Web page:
On the first night, as the ship prepares for an 8pm departure, we gather in the lounges for the obligatory safety and information evening. Outside the evening twilight turns to grey amid gusting winds and sputtering rain. Inside we are drinking pisco sours and Patagonian beers with guests from 16 different nations. There are people from the US, Australia, New Zealand, France, Brazil, Slovenia and Israel, among others, and the demographic is younger and fitter than many other, bigger cruises. These are people who love an expedition, a good hike and a modicum of adventure. And the all-inclusive bar in the evening. Or maybe that was just me.
When the ship leaves port, we are told, it's the last time we'll see a human settlement for four days. Ahead of us are sea lions, dolphins, penguins, cormorant colonies, glaciers, infamous Cape Horn and, finally, the fin del mundo (end of the world). Or the Argentinian city of Ushuaia, as it's better known.
The next day doesn't dawn at all. You'd have to see the sun for that and what's outside my cabin window is grey upon grey upon grey – JMW Turner at his most tenebrous. The water is flat and calm, a dark slick that reminds me of the colour of Welsh slate roof tiles in the rain. It also seems oddly sluggish, as if the cold (it is 4 degrees outside) has caught it somewhere just before it turns into a slushy.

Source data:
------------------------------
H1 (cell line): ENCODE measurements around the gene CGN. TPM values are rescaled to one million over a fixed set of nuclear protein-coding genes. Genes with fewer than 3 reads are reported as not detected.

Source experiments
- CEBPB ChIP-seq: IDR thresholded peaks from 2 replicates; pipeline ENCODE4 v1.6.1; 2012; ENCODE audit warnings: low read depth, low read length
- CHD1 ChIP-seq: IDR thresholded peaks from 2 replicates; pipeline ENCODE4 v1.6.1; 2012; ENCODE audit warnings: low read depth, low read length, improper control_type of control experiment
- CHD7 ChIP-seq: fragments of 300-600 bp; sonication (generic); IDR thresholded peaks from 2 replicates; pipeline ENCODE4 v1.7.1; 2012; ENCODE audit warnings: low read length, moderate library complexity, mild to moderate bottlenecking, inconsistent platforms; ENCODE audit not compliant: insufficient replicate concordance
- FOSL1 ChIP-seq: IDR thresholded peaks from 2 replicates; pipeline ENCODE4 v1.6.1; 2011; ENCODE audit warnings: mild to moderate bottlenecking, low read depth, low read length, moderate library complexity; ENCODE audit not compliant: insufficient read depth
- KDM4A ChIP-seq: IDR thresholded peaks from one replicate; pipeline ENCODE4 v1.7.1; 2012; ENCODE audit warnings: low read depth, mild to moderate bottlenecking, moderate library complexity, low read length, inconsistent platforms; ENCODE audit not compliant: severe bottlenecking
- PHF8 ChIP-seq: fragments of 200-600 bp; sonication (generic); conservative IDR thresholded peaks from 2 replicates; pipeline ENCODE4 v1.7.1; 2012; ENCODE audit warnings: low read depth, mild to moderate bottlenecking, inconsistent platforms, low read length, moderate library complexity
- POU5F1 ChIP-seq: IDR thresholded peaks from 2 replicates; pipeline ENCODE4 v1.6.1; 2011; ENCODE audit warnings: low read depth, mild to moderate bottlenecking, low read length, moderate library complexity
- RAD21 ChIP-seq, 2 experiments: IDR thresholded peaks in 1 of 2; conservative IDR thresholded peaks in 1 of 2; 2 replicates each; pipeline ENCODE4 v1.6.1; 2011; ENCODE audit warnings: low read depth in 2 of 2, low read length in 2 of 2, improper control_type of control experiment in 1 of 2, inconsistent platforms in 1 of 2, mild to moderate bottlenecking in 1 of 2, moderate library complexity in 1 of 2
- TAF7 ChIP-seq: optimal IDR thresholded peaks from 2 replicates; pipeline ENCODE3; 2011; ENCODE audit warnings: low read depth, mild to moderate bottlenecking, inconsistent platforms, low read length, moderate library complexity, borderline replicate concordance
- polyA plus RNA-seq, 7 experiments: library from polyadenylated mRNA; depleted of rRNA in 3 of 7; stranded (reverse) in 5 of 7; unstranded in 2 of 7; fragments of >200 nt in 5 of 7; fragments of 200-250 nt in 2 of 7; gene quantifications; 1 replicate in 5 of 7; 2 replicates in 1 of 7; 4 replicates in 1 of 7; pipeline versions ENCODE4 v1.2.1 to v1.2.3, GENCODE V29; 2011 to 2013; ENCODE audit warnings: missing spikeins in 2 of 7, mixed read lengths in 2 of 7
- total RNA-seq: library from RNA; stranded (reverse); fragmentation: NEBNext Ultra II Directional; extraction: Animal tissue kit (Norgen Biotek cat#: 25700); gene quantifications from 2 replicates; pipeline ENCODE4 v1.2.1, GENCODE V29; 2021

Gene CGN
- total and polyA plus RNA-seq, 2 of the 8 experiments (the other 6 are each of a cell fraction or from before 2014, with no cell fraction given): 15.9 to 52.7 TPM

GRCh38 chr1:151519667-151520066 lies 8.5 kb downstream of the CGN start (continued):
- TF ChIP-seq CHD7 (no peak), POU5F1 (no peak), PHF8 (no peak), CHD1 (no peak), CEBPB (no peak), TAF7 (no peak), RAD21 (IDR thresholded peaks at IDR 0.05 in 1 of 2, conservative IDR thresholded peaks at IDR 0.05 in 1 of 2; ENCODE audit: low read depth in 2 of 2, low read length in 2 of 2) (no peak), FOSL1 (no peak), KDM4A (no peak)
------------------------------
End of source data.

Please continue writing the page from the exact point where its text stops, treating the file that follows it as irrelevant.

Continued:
I take a double espresso up to the top deck. There are what look like low-lying islands off the port bow but seen through the fine drizzle and morning mist they are insubstantial, spectral. I'm reminded for some reason of The Tempest. If we landed over there what strange Calibans would we encounter?
The weather at Ainsworth Bay gets worse before it gets better but Enzo is an enthusiastic and knowledgeable guide and at times it's almost possible to forget we're standing around examining a piece of algae in a raging sleet storm.
Enzo introduces us to the wonders of the winter's bark (used to prevent scurvy and discovered by one Captain Winter) and the devil's strawberry, a tiny fruit that the local Yagan people used to use as a laxative after eating one too many rancid whale burgers.
In the afternoon we board the Zodiacs again for small group tours around the Tuckers Islets and close encounters with the penguins that live on these tiny dots. We are also lucky enough to see a huge sea lion posing haughty and unafraid on one end of the cormorants' nesting ground.
The penguins are ludicrous and ludicrously cute; their small island somewhat redolent of an abandoned nappy (the cormorants aren't much better). We also learn from our guide that the slang name for penguins hereabouts is chorretada or "diarrhoea" because of the speed with which food shoots through their systems. "They basically eat and shit almost immediately," he laughs.